#indignados: fall and rise and fall of a movement
The third week of protests in Sol starts under several points of criticisim. Shop owners argue that sales around the area are down by 80% due to the camp. Media is not paying as much attention as they used to on the first two weeks, and when they do they tend to focus on negative issues, such as the slowness of the assambleary decision taking process and the disagreement between supporters. Indeed, original supporters claim that Sol is going the wrong way, wasting too much effort on demands that are way beyond the original movement: feminisms, animal rights defenders, pro-Palestinian and Saharawi groups, gay and lesbian, 9/11 truth groups, etc. Furthermore, activities such as batukadas (massive brazilian-style bongo drumming), Tibetan bowl ceremonies, homeopaty and spirituality sessions, among others, are held regularly, all of which are fine, but don’t stick to the original spirit and make the camp look closer to a squat that to a wide popular movement. Disenchanted supporters claim for an end to the camp and such activities, and a return to the original demands and more blunt actions.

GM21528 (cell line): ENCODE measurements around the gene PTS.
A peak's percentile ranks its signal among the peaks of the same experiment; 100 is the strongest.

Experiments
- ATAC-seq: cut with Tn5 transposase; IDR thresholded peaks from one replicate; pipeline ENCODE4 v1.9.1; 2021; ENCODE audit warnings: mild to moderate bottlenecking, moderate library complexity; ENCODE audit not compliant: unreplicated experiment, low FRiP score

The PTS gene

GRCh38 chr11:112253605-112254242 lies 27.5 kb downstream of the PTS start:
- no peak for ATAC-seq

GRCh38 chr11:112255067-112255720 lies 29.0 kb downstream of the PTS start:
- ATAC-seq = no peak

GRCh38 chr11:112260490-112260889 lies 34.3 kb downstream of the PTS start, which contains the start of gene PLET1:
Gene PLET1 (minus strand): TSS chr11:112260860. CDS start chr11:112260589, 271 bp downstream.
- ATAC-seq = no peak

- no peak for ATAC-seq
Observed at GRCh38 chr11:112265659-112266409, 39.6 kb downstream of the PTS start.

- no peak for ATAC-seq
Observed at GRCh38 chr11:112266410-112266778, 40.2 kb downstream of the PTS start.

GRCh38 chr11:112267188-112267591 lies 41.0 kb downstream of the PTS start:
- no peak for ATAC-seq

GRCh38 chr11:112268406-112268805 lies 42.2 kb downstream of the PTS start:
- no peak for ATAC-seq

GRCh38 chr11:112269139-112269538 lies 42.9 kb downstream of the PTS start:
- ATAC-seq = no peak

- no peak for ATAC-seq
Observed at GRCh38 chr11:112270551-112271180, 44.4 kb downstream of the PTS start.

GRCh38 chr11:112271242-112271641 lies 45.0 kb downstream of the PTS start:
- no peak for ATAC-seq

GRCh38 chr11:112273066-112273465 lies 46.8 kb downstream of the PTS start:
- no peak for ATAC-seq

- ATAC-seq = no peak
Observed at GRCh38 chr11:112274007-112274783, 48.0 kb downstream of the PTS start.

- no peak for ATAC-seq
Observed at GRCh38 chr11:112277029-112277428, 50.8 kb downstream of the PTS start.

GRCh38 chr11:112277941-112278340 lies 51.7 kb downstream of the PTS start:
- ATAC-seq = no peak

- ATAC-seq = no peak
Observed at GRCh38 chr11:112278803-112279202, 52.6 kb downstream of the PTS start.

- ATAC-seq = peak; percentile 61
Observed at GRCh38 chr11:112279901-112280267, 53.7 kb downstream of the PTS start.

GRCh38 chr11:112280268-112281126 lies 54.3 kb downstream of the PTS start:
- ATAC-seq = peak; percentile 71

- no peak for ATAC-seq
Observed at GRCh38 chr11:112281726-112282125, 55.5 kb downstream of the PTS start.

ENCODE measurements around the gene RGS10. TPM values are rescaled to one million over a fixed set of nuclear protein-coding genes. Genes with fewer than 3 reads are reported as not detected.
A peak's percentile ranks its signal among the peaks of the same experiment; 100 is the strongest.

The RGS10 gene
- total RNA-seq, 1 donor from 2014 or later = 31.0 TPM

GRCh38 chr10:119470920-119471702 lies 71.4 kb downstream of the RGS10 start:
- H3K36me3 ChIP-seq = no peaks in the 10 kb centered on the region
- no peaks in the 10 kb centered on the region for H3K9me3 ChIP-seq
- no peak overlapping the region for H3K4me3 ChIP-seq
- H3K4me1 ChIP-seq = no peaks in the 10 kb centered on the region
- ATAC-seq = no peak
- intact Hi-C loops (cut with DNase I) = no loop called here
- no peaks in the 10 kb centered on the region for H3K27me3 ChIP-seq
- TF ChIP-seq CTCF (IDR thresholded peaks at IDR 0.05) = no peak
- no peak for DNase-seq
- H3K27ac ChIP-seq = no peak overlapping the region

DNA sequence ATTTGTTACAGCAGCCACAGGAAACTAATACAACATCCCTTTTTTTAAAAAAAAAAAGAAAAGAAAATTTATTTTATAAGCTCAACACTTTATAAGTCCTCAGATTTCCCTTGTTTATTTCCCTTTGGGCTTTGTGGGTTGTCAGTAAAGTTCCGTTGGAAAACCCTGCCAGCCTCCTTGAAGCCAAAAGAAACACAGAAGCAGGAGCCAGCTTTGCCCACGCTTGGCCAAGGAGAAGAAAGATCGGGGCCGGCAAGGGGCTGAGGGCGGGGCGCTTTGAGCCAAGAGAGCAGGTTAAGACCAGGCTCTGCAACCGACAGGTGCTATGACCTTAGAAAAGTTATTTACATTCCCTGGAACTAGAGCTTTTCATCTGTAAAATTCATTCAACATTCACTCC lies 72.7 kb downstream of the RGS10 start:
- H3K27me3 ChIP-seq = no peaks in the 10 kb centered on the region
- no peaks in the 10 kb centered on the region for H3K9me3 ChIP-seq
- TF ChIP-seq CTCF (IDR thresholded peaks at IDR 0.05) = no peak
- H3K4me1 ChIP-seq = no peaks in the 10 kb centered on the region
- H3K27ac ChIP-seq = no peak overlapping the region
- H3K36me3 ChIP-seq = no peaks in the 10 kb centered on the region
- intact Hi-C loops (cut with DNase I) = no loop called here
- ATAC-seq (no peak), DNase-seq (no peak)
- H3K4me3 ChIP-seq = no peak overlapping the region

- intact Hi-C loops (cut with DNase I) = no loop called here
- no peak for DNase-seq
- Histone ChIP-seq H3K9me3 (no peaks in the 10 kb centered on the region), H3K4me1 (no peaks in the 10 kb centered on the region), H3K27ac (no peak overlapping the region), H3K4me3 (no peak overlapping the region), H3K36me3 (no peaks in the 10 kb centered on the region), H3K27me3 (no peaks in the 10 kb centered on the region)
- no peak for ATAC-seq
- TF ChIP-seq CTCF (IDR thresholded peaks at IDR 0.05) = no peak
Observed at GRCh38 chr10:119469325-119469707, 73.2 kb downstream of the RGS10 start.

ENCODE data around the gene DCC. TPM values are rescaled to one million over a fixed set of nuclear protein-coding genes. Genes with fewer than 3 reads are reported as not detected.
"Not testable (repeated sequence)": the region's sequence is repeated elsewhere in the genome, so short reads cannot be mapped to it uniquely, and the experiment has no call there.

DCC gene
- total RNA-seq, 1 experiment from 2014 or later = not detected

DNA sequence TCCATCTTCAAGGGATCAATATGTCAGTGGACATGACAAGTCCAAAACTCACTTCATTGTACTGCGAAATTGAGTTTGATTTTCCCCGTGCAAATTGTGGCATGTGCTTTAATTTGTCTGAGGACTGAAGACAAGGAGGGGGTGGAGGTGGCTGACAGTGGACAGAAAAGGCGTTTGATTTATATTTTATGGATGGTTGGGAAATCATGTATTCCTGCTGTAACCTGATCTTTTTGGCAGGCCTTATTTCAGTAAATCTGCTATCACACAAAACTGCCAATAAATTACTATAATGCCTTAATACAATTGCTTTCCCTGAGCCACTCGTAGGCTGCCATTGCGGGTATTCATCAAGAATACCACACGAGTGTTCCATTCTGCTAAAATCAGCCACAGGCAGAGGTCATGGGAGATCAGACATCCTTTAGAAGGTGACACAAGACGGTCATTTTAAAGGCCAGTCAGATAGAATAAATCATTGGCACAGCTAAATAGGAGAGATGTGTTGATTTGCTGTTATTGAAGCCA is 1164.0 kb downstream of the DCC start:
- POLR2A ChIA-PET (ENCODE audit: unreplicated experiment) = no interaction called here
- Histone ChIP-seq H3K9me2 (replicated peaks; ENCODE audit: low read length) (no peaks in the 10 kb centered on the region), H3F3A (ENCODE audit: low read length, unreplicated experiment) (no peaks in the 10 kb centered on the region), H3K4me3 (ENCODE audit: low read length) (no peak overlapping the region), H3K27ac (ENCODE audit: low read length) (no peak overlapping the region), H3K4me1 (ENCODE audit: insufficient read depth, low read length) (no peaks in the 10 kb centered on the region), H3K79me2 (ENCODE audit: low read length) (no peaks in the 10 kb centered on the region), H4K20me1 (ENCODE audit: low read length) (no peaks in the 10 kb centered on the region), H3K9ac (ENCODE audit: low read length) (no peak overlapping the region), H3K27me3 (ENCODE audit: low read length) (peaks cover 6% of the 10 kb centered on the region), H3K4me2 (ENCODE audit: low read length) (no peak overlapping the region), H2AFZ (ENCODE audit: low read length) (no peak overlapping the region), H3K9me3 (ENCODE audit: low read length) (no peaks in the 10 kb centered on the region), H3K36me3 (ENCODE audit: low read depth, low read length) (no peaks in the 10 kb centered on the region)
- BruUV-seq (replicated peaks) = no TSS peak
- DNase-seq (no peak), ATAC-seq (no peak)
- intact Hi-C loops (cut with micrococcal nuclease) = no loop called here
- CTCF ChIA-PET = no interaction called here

Nevertheless, since last week the camp is trying to spread to each district of Madrid, where weekly popular assambleary meetings are to be held. Although the success of the first one (last Saturday 28th May), Sol wants to make sure the gears are working fine before leaving the camp. Last Friday’s police’s brutal crush with protesters in Barcelona also gave new energies and a reason to stay (as a response, 25,000 people met on Barcelona that evening). And finally, a consensus on four key points to demand, and how to demand it, is being tried to agree.
Furthermore, protests are spreading timidly across Europe. On 30th May police cleared protesters in Paris’ Bastille. Greece is seeing massive demos everyday. As analysts say, “these revolutions are going to spread through the summer in Europe, and by the winter it’s going to go global”. Does Sol need to resist as an example?